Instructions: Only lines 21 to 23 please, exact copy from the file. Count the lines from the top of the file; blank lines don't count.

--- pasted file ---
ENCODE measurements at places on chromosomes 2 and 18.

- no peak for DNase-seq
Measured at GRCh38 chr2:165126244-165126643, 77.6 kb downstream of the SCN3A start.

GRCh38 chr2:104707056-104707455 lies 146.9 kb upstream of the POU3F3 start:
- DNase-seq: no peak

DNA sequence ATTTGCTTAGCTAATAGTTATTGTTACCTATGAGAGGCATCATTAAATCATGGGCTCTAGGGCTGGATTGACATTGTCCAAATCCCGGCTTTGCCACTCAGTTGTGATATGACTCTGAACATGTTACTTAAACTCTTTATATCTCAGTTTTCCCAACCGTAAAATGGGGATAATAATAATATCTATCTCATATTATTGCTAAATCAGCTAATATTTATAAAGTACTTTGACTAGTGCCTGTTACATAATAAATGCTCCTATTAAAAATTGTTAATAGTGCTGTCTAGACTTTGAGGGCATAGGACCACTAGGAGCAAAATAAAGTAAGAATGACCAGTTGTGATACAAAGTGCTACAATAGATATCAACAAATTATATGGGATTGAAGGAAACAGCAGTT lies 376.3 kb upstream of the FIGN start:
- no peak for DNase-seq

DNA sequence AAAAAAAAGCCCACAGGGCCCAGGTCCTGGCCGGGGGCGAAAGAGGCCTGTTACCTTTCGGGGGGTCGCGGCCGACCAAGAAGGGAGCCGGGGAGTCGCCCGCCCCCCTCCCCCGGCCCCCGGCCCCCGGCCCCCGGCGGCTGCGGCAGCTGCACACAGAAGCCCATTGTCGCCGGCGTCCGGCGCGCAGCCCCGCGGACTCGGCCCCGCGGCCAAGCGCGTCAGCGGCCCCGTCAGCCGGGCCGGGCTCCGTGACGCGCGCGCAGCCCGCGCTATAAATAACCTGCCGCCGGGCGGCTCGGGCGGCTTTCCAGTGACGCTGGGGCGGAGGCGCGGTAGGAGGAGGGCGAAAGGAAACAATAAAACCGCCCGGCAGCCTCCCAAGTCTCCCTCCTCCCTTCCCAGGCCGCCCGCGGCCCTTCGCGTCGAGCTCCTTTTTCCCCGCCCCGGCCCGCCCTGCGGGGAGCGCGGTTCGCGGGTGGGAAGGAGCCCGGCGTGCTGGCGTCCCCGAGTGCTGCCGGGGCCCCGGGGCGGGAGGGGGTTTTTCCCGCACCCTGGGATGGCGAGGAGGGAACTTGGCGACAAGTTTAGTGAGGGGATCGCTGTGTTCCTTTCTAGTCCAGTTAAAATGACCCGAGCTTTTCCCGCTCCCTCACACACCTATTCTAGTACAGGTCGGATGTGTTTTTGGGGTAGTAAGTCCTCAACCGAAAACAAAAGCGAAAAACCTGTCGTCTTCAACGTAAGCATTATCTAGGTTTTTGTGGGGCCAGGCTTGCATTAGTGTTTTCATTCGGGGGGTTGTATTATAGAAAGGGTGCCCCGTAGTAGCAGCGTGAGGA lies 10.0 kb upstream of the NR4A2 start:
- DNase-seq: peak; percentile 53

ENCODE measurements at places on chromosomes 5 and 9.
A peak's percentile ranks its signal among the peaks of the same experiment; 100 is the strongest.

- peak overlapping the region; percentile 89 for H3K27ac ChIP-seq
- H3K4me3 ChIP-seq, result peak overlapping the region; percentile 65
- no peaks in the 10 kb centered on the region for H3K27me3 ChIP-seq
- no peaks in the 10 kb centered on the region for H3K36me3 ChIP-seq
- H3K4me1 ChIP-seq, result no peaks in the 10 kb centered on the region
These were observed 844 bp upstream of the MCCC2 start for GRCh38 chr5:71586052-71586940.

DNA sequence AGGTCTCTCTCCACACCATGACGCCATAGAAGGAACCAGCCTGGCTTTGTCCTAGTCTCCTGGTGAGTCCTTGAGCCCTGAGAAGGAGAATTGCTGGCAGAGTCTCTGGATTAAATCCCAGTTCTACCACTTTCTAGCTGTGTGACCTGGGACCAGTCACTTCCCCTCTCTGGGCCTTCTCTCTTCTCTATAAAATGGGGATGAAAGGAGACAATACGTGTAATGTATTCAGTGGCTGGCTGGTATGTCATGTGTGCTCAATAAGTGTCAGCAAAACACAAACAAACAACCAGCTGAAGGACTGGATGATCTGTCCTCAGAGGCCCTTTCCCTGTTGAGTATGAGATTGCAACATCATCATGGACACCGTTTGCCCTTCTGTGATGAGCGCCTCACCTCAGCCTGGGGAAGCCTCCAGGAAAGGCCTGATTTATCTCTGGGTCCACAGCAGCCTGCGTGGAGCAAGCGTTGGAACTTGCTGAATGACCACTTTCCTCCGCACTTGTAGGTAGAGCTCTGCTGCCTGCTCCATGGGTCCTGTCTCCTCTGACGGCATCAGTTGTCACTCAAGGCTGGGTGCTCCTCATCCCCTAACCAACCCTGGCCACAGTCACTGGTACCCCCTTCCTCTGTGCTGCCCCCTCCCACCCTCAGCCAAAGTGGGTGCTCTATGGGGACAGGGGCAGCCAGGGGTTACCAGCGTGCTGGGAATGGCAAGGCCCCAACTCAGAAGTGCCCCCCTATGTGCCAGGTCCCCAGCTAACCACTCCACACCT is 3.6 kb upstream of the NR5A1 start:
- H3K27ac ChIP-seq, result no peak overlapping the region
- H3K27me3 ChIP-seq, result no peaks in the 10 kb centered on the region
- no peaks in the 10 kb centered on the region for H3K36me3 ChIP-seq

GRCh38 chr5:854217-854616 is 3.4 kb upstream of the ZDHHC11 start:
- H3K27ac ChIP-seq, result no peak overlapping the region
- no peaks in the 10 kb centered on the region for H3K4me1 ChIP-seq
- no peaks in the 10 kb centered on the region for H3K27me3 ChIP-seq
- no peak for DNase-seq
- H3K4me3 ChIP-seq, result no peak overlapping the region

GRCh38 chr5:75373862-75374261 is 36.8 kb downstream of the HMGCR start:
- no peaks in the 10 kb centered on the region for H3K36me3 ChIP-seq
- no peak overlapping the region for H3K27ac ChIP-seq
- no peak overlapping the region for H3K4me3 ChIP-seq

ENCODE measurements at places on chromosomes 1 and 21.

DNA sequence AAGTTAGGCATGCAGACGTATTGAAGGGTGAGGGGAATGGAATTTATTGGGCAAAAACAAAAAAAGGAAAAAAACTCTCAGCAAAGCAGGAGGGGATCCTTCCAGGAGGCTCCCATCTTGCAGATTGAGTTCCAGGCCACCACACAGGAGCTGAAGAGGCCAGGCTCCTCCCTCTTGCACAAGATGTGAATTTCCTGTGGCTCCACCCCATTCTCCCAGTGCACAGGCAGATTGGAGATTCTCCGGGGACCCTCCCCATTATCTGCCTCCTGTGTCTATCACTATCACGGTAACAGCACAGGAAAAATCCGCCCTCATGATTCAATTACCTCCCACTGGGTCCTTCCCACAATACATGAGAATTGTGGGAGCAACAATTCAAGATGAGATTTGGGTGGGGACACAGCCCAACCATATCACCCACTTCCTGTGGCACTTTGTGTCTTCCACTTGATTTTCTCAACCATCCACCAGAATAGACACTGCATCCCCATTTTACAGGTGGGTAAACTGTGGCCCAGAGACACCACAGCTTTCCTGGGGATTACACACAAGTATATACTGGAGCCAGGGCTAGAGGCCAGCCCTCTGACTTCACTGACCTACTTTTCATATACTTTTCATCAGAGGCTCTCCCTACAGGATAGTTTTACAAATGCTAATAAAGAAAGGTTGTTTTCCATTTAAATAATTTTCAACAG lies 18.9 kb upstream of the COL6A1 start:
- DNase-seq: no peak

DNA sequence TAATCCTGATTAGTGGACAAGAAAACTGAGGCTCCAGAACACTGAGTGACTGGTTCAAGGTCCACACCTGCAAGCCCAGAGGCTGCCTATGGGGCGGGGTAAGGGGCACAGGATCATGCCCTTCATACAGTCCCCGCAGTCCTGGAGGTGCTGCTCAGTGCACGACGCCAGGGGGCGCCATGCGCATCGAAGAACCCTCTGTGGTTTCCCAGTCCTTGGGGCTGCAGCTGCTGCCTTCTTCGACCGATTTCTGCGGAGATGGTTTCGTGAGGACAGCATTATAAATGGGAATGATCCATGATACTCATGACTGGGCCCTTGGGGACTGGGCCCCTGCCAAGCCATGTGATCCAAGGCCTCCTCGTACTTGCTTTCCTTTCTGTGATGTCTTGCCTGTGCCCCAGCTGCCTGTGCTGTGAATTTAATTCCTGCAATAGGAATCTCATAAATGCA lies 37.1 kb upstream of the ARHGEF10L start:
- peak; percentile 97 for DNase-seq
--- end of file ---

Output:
- no peaks in the 10 kb centered on the region for H3K36me3 ChIP-seq

GRCh38 chr5:854217-854616 is 3.4 kb upstream of the ZDHHC11 start:
- H3K27ac ChIP-seq, result no peak overlapping the region